25. ———. “The Languages of Silence: Historical Memory, Generational Transmission and Witnessing in Contemporary Spain.” Journal of Romance Studies 3 (2009): 23–35.Google Scholar
  26. Lagrou, Peter. “Victims of Genocide and National Memory: Belgium, France and the Netherlands, 1945–1965.” Past and Present 154 (1997): 181–222.CrossRefGoogle Scholar
  27. Lindsay, Anne. “Virtual Tourist: Embracing Our Audience through Public History Web Experience.” The Public Historian 35, no. 1 (February 2013): 67–86.CrossRefGoogle Scholar
  28. Mosse, George. Fallen Soldiers: Reshaping the Memory of the World Wars. New York: Oxford University Press, 1990.Google Scholar
  29. Pérez de Urbel, Fray Justo. El Monumento de Santa Cruz del Valle de los Caídos. Madrid: Instituto de Estudios Madrileños, 1959.Google Scholar
  30. Reig Tapia, Albert. Memoria de la Guerra Civil. Los mitos de la tribu. Madrid: Alianza Editorial, 1999.Google Scholar
  31. Richards, Michael. “From War Culture to Civil Society: Francoism, Social Change and Memories of the Spanish Civil War.” History and Memory 14 (2002): 93–120.CrossRefGoogle Scholar
  32. Rousso, Henri. The Vichy Syndrome: History and Memory in France since 1944. Cambridge, MA: Harvard University Press, 1991.Google Scholar
  33. Stevens, Mary. “Public Policy and the Public Historian: The Changing Place of Historians in Public Life in France and the UK.” The Public Historian 32, no. 3 (2010): 120–38.CrossRefGoogle Scholar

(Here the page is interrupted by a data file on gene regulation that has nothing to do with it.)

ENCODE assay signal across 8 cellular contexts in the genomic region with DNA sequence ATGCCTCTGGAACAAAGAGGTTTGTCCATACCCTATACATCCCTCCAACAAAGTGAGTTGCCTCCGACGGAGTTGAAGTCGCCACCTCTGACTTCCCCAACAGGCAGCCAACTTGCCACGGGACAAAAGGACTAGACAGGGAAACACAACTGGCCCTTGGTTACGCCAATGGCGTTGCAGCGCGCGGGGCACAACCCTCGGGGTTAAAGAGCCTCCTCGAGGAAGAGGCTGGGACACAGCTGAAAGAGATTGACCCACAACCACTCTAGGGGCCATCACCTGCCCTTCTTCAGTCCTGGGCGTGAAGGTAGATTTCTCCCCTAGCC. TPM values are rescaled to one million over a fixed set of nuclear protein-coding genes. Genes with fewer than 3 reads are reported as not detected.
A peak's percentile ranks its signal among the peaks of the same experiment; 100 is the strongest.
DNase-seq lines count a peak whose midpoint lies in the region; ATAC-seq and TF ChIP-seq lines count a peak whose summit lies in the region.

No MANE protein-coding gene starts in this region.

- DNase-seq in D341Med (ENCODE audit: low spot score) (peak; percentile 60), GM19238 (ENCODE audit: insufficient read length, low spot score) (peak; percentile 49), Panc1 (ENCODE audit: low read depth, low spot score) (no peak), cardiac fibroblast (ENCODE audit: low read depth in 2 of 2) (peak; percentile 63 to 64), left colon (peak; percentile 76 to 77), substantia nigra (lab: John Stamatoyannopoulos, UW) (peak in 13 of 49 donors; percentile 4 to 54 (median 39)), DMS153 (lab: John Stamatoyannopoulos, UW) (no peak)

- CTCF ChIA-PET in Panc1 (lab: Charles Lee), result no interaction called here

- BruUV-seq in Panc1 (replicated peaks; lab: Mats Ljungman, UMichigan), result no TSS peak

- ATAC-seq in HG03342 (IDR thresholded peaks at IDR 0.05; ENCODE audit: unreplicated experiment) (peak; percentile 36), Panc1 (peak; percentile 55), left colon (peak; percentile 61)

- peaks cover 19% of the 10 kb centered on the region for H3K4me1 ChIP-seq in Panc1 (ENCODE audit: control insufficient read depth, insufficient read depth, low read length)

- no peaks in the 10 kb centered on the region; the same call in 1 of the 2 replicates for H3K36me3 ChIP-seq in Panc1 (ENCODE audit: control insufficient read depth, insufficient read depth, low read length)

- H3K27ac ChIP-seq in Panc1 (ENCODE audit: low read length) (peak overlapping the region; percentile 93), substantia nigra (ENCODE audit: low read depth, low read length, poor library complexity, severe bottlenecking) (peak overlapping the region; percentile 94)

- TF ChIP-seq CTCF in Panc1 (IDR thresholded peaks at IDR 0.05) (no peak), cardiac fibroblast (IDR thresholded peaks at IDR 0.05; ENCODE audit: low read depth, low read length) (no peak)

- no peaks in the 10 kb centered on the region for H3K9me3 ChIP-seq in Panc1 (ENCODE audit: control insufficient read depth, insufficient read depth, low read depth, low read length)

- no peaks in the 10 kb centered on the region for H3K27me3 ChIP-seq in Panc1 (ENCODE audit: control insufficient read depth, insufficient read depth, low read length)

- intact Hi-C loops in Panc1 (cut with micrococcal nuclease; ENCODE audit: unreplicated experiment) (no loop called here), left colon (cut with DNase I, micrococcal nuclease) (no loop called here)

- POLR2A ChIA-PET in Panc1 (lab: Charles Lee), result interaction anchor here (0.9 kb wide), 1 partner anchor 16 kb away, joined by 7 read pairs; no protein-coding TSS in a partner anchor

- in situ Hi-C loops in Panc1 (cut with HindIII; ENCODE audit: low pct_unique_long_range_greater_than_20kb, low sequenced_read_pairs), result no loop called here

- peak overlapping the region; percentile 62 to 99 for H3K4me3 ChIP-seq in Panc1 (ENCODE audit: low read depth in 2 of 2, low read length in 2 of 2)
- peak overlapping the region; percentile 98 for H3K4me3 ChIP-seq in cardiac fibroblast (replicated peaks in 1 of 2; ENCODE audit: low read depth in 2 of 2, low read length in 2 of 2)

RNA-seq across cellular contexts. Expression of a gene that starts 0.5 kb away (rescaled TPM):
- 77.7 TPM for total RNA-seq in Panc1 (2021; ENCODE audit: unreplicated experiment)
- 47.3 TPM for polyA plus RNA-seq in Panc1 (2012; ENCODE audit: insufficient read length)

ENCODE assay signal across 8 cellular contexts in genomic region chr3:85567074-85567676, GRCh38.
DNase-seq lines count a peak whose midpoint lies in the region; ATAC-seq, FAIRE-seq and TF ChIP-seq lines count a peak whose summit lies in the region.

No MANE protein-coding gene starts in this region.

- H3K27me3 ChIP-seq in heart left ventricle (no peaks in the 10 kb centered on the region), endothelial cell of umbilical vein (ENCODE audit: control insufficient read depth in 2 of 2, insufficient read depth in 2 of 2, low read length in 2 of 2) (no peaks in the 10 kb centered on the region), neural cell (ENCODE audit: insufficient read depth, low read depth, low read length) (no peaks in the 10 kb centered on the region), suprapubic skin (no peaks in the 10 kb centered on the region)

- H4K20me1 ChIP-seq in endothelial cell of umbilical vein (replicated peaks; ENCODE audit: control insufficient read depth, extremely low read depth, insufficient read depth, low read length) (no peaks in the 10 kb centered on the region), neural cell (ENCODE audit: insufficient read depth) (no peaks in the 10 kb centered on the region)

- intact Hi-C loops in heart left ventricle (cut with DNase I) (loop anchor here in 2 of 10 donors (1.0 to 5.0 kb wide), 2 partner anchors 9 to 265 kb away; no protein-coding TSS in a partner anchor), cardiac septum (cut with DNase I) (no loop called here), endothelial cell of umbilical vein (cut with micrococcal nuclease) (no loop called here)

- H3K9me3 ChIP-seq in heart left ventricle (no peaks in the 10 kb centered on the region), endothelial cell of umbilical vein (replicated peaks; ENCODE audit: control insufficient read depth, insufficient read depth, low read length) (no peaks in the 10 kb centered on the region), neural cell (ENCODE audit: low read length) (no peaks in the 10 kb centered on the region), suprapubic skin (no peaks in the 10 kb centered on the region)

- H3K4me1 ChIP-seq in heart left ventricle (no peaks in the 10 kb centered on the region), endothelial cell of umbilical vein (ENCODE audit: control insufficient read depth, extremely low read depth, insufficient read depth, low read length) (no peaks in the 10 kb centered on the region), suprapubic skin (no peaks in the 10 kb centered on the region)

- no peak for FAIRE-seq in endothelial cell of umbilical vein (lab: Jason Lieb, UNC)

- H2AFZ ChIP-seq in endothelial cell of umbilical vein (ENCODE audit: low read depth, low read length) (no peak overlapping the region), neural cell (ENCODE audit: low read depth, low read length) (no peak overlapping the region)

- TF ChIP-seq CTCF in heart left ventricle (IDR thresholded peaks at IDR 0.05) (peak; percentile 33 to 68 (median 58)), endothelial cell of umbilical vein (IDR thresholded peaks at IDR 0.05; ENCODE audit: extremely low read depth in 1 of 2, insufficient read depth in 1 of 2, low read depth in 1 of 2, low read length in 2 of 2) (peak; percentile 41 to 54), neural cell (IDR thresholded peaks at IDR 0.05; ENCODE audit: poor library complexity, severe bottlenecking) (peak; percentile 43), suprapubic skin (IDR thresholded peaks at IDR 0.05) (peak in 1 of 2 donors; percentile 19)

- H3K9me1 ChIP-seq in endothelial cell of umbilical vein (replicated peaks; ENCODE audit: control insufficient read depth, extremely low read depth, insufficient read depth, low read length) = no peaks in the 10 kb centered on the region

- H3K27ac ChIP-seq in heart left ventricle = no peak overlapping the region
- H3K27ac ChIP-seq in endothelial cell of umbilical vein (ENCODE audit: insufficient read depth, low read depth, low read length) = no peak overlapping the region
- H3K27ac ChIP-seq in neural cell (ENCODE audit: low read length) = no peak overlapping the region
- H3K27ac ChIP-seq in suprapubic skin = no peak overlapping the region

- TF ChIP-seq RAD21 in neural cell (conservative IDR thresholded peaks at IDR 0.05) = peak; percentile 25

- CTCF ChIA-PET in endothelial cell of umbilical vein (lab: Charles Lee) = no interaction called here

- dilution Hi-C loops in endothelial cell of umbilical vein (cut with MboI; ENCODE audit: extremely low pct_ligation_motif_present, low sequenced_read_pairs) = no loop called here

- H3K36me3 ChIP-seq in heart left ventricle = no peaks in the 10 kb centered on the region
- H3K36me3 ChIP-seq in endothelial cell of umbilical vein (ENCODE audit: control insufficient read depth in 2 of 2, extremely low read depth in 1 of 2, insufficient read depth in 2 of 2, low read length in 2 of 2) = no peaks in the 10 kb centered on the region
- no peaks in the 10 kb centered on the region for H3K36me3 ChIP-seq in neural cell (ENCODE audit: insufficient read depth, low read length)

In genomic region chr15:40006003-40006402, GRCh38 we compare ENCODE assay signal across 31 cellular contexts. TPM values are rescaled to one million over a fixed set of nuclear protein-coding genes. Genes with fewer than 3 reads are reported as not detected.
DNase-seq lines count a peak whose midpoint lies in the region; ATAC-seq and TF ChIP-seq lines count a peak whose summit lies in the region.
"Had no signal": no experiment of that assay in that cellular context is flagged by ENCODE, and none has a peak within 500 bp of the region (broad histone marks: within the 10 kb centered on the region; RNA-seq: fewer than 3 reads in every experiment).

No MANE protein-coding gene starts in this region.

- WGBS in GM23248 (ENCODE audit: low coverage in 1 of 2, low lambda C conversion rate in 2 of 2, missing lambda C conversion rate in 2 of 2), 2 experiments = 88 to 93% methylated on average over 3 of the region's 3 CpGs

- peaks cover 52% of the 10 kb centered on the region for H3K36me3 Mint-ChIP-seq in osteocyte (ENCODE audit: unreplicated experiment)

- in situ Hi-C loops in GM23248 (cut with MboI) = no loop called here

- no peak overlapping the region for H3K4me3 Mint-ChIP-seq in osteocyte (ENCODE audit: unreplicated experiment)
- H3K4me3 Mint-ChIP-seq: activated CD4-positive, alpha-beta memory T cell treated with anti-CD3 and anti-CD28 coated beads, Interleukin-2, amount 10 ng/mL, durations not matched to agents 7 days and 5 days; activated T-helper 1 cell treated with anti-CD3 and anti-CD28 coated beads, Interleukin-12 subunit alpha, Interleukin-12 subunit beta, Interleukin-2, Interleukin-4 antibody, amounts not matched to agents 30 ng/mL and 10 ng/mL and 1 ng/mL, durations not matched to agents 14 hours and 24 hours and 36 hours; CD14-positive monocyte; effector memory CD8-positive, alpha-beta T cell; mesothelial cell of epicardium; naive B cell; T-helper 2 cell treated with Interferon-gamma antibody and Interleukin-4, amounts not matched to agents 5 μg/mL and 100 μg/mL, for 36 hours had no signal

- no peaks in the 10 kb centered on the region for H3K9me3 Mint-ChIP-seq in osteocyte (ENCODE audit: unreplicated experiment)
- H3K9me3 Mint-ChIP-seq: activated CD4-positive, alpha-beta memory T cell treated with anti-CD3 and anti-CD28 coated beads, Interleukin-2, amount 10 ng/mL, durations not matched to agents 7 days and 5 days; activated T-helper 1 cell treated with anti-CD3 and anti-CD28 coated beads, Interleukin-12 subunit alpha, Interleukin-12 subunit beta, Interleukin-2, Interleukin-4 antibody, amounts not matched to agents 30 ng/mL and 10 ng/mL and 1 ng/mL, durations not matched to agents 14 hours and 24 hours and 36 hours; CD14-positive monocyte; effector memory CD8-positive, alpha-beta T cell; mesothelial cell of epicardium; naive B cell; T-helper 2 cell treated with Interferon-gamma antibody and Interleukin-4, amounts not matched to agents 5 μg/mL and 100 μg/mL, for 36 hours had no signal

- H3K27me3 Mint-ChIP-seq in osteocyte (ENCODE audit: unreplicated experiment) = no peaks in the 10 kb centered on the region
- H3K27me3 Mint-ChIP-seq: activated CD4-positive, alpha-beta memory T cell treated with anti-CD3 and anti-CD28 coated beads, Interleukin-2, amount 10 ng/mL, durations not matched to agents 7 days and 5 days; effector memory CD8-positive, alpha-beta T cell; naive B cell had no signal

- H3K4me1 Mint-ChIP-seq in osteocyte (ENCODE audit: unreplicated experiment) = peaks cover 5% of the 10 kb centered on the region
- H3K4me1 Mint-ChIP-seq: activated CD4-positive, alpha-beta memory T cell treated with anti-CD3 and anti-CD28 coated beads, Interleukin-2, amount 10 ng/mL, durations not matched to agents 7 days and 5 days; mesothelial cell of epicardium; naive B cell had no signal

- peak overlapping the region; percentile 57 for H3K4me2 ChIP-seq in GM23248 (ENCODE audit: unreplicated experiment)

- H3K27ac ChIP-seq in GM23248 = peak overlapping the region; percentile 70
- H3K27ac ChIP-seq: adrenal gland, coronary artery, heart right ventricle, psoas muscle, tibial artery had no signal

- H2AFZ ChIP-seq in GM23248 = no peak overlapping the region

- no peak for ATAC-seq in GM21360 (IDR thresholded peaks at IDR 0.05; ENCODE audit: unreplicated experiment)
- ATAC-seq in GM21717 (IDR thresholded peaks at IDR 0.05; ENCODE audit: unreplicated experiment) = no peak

34. Suleiman, Susan. Crisis of Memory and the Second World War. Cambridge, MA: Harvard University Press, 2006.Google Scholar
  35. Vinyes, Ricard, ed. El Estado y la memoria: Gobiernos y ciudadanos frente a los traumas de la historia. Barcelona: RBA Libros, 2009.Google Scholar
  36. Winter, Jay, and Emmanuel Sivan. War and Remembrance in the Twentieth Century. New York: Cambridge University Press, 1999.Google Scholar
  37. Young, James E. At Memory Edge: After-Images of the Holocaust in Contemporary Art and Architecture. New Heaven and London: Yale University Press, 2000.Google Scholar
  38. ———. “Germany’s Holocaust Memorial Problem—And Mine.” The Public Historian 24, no. 4 (2002): 65–80.Google Scholar

Copyright information

© The Author(s) 2018

Authors and Affiliations

  • Antonio Cazorla-Sánchez
    • 1
  • Adrian Shubert
    • 2
  1. 1.Trent UniversityPeterboroughCanada
  2. 2.York UniversityTorontoCanada

Personalised recommendations